August 26, 2016

Boogie in the Sky with the DISCO Fixed Wing from Parrot

Fixed wing designs have long been a feature of military drones, and now Parrot has released a consumer version.

Parrot, best known for its line of Zik stylish headphones, is getting deep into the drone universe. The company announced the DISCO line back at CES and it is finally about to hit the street.

Outside of the consumer and film world, most drones—and most aircraft in general—are the fixed wing design and not rotary wing (helicopters, quadcopters, etc.), for the simple reason that they can offer higher speeds for less power usage. With a rotary wing aircraft, there is no "coasting"; the wing has to constantly rotate to keep the craft in the air, burning battery or gasoline. A fixed wing aircraft is getting lift from its wings and thrust from the propeller, which allows for a longer flight time.

With its current design, the DISCO is unlikely to be the only drone you bring to set, except for very specific projects.

We see those same benefits in the DISCO, which boasts a 45-minute flight time between battery swaps and an official top speed of 50 mph. Drone top speeds are notoriously hard to predict ahead of time; the DJI Phantom, for instance, can officially fly around 35 mph in normal mode or 45 mph in "sport" mode, which turns off some of the image stability controls if you need a faster shot and don't mind a little camera shake. But some users have been getting speeds up to 60 mph with a fast tailwind pushing the quadcopter along.

Credit: DISCO

Without further testing, we won't know how fast a peak speed you can actually get out of the DISCO, but it stands to reason that with a strong tailwind (and perhaps a slight dive for an assist from gravity), the DISCO ought to break even that 60 mph speed, which could open up some shots not previously possible, perhaps in shooting an action sequence or shooting a nature sequence. (Cheetahs can hit 75 mph, for instance.)

The biggest drawback in the DISCO launch is the front-facing camera.

The stability afforded by the wing should also allow the DISCO to fly in slightly rougher weather than a quadcopter, but any real rough weather should be avoided. Additionally, there might be some benefits to the longer flight time that will appeal to users frustrated by the typical 20-minute time for most drones, such as if you are covering a time-limited event and don't want to land the drone to change batteries.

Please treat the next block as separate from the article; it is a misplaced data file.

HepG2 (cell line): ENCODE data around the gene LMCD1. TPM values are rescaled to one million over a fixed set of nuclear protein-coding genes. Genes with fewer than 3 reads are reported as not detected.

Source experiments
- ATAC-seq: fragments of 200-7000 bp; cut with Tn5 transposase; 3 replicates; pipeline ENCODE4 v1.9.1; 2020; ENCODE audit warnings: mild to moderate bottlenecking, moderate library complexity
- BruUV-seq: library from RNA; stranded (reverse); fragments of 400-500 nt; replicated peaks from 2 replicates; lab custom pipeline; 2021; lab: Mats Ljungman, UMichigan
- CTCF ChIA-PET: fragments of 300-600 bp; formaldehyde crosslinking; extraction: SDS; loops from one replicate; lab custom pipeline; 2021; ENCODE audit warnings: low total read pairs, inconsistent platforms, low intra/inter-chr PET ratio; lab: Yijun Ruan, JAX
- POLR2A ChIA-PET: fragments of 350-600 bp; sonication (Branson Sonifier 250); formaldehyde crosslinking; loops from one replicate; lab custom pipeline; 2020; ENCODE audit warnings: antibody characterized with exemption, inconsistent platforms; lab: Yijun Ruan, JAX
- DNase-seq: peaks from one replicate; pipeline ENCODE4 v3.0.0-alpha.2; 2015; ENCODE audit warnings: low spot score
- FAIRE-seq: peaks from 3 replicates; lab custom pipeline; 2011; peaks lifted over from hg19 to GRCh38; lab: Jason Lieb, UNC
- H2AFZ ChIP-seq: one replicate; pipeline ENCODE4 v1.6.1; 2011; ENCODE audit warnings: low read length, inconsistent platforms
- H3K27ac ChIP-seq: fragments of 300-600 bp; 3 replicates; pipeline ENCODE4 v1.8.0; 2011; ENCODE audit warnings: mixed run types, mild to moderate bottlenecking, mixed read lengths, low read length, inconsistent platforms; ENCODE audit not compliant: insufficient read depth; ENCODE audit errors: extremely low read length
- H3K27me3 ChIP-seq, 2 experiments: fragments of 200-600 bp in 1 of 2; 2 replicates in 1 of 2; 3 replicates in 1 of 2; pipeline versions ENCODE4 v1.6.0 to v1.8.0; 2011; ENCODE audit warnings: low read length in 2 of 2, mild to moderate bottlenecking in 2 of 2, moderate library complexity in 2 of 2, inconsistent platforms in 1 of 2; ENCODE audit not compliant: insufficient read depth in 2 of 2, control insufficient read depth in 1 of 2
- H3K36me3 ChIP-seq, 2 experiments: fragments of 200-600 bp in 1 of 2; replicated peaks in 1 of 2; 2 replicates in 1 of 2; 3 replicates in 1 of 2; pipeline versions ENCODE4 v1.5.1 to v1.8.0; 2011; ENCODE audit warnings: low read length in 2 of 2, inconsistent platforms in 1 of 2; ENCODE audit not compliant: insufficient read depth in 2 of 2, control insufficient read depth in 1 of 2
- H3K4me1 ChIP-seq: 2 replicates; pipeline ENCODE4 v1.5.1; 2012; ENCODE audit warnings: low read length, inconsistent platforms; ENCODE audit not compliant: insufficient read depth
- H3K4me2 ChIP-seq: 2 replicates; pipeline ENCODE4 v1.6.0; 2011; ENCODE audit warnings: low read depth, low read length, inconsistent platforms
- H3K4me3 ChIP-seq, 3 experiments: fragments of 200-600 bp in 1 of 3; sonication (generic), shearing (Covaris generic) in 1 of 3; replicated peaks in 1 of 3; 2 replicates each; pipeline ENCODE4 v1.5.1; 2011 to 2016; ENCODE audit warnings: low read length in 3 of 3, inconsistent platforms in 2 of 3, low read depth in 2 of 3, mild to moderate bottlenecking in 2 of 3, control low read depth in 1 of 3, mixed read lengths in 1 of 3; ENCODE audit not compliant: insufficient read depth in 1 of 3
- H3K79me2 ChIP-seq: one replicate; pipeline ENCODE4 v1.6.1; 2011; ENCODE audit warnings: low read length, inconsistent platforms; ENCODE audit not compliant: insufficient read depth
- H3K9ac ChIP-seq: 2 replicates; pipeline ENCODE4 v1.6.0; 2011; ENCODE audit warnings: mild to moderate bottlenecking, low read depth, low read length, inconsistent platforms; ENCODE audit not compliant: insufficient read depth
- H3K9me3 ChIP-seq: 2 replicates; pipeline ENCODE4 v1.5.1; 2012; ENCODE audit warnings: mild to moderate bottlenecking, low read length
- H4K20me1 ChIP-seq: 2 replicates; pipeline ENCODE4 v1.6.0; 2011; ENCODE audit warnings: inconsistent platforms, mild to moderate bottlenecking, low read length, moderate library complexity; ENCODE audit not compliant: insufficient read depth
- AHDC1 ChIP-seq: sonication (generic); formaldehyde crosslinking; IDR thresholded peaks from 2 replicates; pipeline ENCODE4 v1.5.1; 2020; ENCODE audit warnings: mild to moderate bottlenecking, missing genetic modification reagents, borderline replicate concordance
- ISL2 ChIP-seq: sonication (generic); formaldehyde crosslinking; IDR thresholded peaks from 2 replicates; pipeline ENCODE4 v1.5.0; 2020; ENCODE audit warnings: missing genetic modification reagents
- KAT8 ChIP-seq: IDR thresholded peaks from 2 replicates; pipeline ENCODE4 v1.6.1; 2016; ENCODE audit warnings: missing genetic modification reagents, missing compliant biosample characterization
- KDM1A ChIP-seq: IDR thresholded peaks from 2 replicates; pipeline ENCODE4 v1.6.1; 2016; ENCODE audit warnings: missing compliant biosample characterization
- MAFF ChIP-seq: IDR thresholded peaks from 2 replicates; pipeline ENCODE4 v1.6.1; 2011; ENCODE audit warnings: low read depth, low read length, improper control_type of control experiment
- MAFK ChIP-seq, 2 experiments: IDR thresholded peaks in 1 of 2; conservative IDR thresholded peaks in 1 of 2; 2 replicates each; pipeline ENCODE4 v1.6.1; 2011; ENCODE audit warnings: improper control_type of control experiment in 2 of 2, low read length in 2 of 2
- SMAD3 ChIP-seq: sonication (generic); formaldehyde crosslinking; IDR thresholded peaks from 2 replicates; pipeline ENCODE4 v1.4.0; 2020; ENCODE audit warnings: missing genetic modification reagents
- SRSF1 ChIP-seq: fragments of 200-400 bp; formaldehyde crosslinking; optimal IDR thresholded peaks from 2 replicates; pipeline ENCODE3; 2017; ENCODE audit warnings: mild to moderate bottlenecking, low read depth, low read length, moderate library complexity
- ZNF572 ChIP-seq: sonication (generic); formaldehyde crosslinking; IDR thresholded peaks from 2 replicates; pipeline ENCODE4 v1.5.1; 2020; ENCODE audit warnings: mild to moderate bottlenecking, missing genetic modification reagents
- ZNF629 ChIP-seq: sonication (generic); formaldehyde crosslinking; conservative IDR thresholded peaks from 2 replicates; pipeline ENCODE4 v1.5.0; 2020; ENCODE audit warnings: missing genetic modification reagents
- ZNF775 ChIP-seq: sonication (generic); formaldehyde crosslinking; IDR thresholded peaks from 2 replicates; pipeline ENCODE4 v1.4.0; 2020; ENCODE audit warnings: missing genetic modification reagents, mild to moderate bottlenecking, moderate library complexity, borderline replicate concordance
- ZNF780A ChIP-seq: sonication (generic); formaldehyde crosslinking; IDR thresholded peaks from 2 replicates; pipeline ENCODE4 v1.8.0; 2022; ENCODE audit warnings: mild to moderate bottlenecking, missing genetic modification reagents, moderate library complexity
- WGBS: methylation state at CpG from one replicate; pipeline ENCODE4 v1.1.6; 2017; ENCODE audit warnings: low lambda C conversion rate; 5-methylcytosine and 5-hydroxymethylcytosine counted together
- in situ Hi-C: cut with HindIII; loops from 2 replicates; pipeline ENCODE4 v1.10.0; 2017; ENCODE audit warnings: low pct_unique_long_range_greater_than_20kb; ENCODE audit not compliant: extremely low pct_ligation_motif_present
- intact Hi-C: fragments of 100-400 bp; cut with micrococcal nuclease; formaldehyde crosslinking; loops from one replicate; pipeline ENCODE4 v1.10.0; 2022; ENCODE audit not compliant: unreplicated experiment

Parrot has designed a new interface for controlling the drone, COCKPITGLASSES, which provides an immersive first-person view of what the drone sees in the air. This seems like it could potentially be great for situations in which the DISCO is far above you.

But frankly, for a film set, most drone operators are going to prefer the more familiar "remote with a stand to hold your iPad" that provides both a big screen to view the drone itself and the ability to look up at the drone and see obstacles outside the field of view of the camera. However, if working with as a two-person team (a pilot and a spotter), the head-mounted display could prove a useful tool.

Parrot CockpitGlasses
Parrot COCKPITGLASSESCredit: Parrot

The biggest drawback in the DISCO launch is the front-facing camera. While there are obvious benefits from an aerodynamic and efficiency point of view, until we have an underslung stabilized camera that can point down and pan and tilt around—perhaps even lowering down to point backwards below the propeller—the film set applications are going to be limited.

I could imagine a multi-drone package covering a race like the Baja 1000 where a few DISCOs make it into the corral as chase vehicles with the front-facing camera, but you'll want more traditional quadcopters capable of flying one way and shooting another to go ahead of the racers and look back. With its current design, the DISCO is unlikely to be the only drone you bring to set, except for very specific projects.

I will say this: while I might wait until an upgraded DISCO version to buy, I cannot wait to get my hands on one to race it against a quadcopter. Shipping begins early September for $13,00.

DISCO tech specs

  • Size: 1150 mm x 580mm x 120 mm
  • Wingspan : 1150 mm (45 in)
  • 750gr | 26oz
  • EPP foam and carbon tube
  • Motor 1280kv
  • Servomoteur 5V
  • RF Receiver ready SBUS, SUMD, CPPM
  • Built-in GPS : GPS + GLONASS
  • 1080p Full HD camera
  • Streaming video : 360p / 720p
  • Linux & Open source SDK for App development
  • Ultrasound sensor, altimeter, and airspeed sensor (pitot tube)
  • 3 axis gyroscope, accelerometer, and magnetometer
  • Dual core Cortex A9 CPU
  • Internal Flash Memory: 32GB
  • WiFi AC-type, 2 bi-band antennas (2,4 and 5GHz)
  • Up to 2km with Parrot SKYCONTROLLER or SKYCONTROLLER 2
  • 2700 mAh / 25A 3 cells Lipo Battery
  • Battery life: 45 min

Skycontroller 2

  • Weight: 500g
  • Dimensions: 200 x 180 x 110mm
  • 2 joysticks
  • 8 shortcut buttons
  • Battery Li-Po: 2700mAh
  • Battery life: 240 minutes
  • USB plug
  • WiFi MIMO antennas

COCKPITGLASSES

  • Weight: 390g
  • FOV: 90°
  • Compatible with smartphones with screen sizes from 4.7″ to 5.7″ and a thickness from 6mm to 9.5mm

Your Comment

3 Comments

Mha... It feel to me more like a toy than a tool to make movies :)

August 26, 2016 at 11:19AM

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Luc Beloix
Director Of Photography
227

I would invest in a couple of these if the price of $13,00 wasn't a typo :D

August 27, 2016 at 9:54AM

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Fredrik Bäckman
Filmmaker
76

Parrot makes great drones but usually useless for filmmaking

August 27, 2016 at 5:24PM

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gandulf charpentier
director of pornography
855